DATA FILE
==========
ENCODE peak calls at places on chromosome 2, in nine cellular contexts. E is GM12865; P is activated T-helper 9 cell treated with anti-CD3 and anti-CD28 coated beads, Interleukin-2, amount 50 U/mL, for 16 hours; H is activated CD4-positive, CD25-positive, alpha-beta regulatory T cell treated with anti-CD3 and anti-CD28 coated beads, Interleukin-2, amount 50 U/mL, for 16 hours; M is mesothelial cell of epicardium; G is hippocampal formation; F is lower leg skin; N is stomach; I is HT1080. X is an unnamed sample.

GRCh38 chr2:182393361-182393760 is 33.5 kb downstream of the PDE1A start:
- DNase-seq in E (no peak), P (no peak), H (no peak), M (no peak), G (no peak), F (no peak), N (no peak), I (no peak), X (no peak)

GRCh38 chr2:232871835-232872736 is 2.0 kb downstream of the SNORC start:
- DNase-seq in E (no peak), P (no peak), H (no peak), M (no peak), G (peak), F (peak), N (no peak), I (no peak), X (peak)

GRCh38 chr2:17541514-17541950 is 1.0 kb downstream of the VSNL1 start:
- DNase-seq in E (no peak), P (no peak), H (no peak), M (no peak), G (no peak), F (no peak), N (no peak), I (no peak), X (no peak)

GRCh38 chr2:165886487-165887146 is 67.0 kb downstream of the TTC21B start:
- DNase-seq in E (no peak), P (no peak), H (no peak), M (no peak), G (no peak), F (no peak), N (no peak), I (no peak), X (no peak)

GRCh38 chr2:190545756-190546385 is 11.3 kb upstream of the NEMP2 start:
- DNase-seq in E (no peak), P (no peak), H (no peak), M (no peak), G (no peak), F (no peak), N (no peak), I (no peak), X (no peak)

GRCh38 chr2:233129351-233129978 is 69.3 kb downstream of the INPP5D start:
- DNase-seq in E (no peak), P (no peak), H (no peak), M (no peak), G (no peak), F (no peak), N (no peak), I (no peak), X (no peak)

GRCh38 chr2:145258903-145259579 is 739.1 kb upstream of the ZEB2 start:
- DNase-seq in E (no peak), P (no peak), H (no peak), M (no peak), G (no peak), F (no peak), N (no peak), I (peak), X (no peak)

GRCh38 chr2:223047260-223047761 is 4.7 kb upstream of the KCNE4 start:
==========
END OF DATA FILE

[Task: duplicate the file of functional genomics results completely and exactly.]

ENCODE peak calls at places on chromosome 2, in nine cellular contexts. E is GM12865; P is activated T-helper 9 cell treated with anti-CD3 and anti-CD28 coated beads, Interleukin-2, amount 50 U/mL, for 16 hours; H is activated CD4-positive, CD25-positive, alpha-beta regulatory T cell treated with anti-CD3 and anti-CD28 coated beads, Interleukin-2, amount 50 U/mL, for 16 hours; M is mesothelial cell of epicardium; G is hippocampal formation; F is lower leg skin; N is stomach; I is HT1080. X is an unnamed sample.

GRCh38 chr2:182393361-182393760 is 33.5 kb downstream of the PDE1A start:
- DNase-seq in E (no peak), P (no peak), H (no peak), M (no peak), G (no peak), F (no peak), N (no peak), I (no peak), X (no peak)

GRCh38 chr2:232871835-232872736 is 2.0 kb downstream of the SNORC start:
- DNase-seq in E (no peak), P (no peak), H (no peak), M (no peak), G (peak), F (peak), N (no peak), I (no peak), X (peak)

GRCh38 chr2:17541514-17541950 is 1.0 kb downstream of the VSNL1 start:
- DNase-seq in E (no peak), P (no peak), H (no peak), M (no peak), G (no peak), F (no peak), N (no peak), I (no peak), X (no peak)

GRCh38 chr2:165886487-165887146 is 67.0 kb downstream of the TTC21B start:
- DNase-seq in E (no peak), P (no peak), H (no peak), M (no peak), G (no peak), F (no peak), N (no peak), I (no peak), X (no peak)

GRCh38 chr2:190545756-190546385 is 11.3 kb upstream of the NEMP2 start:
- DNase-seq in E (no peak), P (no peak), H (no peak), M (no peak), G (no peak), F (no peak), N (no peak), I (no peak), X (no peak)

GRCh38 chr2:233129351-233129978 is 69.3 kb downstream of the INPP5D start:
- DNase-seq in E (no peak), P (no peak), H (no peak), M (no peak), G (no peak), F (no peak), N (no peak), I (no peak), X (no peak)

GRCh38 chr2:145258903-145259579 is 739.1 kb upstream of the ZEB2 start:
- DNase-seq in E (no peak), P (no peak), H (no peak), M (no peak), G (no peak), F (no peak), N (no peak), I (peak), X (no peak)

GRCh38 chr2:223047260-223047761 is 4.7 kb upstream of the KCNE4 start: